Team:UNAM-Genomics Mexico/Project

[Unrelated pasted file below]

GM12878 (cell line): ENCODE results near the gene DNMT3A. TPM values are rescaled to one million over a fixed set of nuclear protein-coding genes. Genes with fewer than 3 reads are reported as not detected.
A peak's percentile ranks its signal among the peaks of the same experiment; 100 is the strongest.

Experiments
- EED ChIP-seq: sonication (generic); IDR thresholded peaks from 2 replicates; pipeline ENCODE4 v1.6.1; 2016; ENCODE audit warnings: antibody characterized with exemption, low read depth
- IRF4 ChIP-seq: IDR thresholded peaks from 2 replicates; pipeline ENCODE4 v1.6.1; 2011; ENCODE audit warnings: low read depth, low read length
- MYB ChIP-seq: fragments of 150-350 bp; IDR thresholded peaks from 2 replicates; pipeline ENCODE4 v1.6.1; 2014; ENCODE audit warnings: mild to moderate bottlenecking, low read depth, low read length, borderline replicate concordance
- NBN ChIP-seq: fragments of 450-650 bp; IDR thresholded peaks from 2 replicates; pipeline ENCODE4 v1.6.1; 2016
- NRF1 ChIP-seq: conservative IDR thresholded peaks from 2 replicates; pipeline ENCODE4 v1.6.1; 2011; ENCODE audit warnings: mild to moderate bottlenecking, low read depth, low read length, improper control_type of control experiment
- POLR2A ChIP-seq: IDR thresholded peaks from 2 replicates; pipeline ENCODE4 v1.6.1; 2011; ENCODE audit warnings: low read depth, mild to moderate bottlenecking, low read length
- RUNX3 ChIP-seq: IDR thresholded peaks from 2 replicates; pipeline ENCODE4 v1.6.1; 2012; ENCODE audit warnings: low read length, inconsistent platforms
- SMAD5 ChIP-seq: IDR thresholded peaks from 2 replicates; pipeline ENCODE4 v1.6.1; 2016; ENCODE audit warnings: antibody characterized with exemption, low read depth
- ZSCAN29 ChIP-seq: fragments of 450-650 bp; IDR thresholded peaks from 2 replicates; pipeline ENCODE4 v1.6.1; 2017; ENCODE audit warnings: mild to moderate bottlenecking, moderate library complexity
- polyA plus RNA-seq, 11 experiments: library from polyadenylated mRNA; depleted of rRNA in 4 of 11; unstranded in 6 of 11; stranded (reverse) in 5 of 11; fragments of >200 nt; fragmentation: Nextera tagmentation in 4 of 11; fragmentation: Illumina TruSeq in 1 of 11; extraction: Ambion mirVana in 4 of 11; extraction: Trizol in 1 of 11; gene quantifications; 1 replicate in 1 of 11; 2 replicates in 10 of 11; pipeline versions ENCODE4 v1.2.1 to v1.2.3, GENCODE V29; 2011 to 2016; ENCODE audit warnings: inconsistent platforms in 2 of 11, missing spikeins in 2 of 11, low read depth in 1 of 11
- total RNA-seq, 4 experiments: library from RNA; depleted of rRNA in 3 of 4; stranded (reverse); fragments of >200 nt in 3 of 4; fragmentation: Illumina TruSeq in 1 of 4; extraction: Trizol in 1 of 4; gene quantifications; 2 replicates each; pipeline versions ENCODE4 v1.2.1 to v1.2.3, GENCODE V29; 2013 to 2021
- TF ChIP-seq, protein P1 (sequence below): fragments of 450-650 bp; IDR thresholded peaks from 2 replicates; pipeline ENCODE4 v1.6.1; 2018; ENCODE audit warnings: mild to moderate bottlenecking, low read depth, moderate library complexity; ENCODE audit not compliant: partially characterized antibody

Among the biological systems that produce hydrogen, the most efficient ones achieve it through reactions catalyzed by enzymes with iron-sulfur clusters which require hypoxic microenvironments to work. The bacterium Rhizobium etli, during its symbiotic relationship with the common bean Phaseolus vulgaris, can transform nitrogen gas into ammonia in a process called nitrogen fixation. In exchange the plant provides the bacteria with carbon sources and a protected niche inside its root, where Rhizobium etli reaches a hypoxic state. We will exploit this microenvironment to produce hydrogen in Rhizobium etli introducing a pathway assembled with elements from Clostridium acetobutylicum, Desulfovibrio africanus and Chlamydomonas reinhardtii, while maintaining nitrogen fixation. The two goals of our project are to make Rhizobium etli a powerful agent in environmental protection by nitrifying soils and producing hydrogen from solar energy, and to standardize the work in Rhizobials.